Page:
This too is an experience that Am Yisrael underwent in the desert. Later in their journey they get a craving for meat. Similar to Zeller’s experience, G-d decides to respond by sending them meat “until it comes out of their nostrils” (Bamidbar 11:20).
Who’s the Leader?
Zeller tells about one night which marked a turning point in his approach to life:
Late one night, and early in my initiation into Sadhu life, Sri Pad (my spiritual teacher) announced to a few of us that we had to leave right away… Sri Pad started walking. It was so dark that I could hardly see a step ahead of me. Walking barefoot during the day is hard enough. But at night? Forget it! It was impossible. I tried my best to pierce through the dark, straining my eyes to see sharp rocks or thorns. I would spot one – or at least what I thought was one – and step over it, only to land directly on a real one, and it really hurt. Or, I would make out the dark round shape of a cow “patty.” I stepped over what turned out to be a shadow, and stepped into the real thing! If that wasn’t bad enough, all my tension and fear gathered into my ankles which started swelling from the stress. And my footsteps were getting heavier and coming down harder. I wasn’t going to last much longer, this was the night I learned to pray. “Please G-d, help me! I can’t see where I’m going. Please make him (Sri Pad) stop for the night.”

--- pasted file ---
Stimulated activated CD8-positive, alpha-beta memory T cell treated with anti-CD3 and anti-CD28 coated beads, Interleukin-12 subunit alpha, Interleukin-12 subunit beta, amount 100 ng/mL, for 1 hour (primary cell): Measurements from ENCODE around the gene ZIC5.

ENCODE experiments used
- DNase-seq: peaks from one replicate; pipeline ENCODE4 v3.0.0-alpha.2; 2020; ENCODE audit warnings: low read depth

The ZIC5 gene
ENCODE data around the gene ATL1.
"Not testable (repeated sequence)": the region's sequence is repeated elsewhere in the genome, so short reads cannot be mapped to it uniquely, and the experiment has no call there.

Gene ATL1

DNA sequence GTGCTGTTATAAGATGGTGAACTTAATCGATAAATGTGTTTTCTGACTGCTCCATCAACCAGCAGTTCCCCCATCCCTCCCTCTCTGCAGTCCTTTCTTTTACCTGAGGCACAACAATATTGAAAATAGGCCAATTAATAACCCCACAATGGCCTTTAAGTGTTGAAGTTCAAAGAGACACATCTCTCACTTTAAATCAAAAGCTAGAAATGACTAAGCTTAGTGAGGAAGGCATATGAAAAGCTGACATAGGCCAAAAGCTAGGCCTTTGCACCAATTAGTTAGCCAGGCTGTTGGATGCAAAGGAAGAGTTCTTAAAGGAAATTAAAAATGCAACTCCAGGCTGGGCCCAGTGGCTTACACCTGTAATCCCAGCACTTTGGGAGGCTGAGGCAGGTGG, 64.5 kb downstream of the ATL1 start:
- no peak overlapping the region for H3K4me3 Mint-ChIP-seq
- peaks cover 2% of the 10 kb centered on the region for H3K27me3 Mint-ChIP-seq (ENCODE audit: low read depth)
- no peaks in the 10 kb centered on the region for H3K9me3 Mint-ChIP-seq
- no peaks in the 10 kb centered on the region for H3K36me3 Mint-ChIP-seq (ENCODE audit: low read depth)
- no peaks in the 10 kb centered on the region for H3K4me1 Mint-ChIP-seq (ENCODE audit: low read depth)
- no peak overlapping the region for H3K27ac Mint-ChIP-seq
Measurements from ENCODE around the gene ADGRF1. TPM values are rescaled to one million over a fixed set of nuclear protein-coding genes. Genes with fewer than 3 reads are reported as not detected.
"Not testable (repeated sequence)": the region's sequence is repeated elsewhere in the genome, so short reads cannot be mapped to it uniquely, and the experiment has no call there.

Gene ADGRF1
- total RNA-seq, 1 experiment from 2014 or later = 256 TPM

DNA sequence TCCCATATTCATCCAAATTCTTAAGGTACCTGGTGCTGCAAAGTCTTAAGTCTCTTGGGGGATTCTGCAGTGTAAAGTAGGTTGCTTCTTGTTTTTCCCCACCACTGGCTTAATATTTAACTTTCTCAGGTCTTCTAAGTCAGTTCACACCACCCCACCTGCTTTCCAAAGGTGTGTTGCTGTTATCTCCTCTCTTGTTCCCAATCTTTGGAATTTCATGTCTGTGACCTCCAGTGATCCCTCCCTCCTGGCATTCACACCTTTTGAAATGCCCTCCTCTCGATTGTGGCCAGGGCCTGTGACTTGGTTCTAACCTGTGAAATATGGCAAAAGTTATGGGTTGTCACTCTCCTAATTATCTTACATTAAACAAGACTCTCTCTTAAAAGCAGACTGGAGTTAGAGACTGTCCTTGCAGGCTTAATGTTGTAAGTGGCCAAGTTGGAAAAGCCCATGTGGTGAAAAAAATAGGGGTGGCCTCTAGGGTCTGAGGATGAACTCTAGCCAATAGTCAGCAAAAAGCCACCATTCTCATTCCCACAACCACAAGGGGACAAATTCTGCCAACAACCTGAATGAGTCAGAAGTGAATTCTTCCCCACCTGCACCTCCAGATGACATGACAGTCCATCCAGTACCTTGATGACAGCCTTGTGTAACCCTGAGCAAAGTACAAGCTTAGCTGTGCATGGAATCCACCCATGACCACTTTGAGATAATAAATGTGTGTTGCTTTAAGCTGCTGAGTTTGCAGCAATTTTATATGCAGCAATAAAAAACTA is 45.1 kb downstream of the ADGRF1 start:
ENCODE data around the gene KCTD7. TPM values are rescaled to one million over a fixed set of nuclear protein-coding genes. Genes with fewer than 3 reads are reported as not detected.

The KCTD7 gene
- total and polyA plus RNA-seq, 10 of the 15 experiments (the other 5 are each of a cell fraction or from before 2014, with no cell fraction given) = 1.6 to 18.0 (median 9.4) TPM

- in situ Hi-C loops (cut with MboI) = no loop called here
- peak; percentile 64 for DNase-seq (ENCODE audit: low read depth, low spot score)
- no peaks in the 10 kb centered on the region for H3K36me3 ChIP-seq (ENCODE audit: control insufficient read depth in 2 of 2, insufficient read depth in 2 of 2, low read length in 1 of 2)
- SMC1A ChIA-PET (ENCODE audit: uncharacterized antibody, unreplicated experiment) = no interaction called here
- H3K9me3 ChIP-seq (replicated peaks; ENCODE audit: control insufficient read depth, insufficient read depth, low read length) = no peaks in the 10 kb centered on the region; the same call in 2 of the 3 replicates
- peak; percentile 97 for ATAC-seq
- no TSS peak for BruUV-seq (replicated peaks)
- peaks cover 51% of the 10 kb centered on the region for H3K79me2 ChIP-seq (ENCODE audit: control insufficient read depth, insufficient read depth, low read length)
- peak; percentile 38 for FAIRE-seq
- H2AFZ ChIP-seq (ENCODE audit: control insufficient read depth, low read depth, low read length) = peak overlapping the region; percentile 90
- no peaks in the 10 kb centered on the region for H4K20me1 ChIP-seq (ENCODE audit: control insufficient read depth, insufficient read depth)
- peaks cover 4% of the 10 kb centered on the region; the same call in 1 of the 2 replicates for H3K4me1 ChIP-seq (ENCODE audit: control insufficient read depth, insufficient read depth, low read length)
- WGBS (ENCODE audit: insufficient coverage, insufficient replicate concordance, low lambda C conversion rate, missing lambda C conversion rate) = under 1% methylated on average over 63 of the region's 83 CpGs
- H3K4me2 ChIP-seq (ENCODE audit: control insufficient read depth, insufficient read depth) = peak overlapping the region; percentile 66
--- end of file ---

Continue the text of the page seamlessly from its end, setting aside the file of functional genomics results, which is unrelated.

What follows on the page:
As if G-d were answering me, I realized that this was no different from walking through life in what I think is clear broad daylight. I think that I see something coming up ahead, and make various moves to avoid it, and invariably, I walk smack into the very thing I’m trying so hard to avoid. I can no more control and determine the things happening in my life than I control and determine where to place my next step in the dark… I understood that I need to let go of my desire to control, predict, and direct my life, and even to control my next step in the dark. I needed to turn over the reins to G-d… Instead of looking down, I looked ahead or up. My ankles relaxed and my step lightened. I let my feet do the walking, this time at a slow, more natural, more graceful pace (page 85).
The story is amazing in its honesty and directness, and hints to the end of his journey, which would still take him to places about which he had never dreamed.
The Torah says that Bnei Yisrael would travel according to the word of Hashem and “according to the word of Hashem they would stop” (Bamidbar 9:18). From David Zeller’s conclusion, we can see how this verse is actually an essential spiritual foundation. Just as the Manna teaches that Man lives “by all that comes out of G-d’s mouth,” the journeys in the desert teach us that all the motions of Man, whether his movement or his stops, are “according to G-d.”
These stories show us the unique lifestyle that the desert provided Am Yisrael, on the eve of their entrance into the Land, in the forming of their identity. Today, most of us don’t live under the shadow of the Shechina’s wings in the desert, nor do we frequent the ashrams of India, but the stories which we study, learn and discuss can direct us to internalize the insights and lessons they carry, to reject complacency and self-satisfaction, and to continue to strive for growth on our personal spiritual journeys.
This article was translated from the Hebrew by Netzach Sapir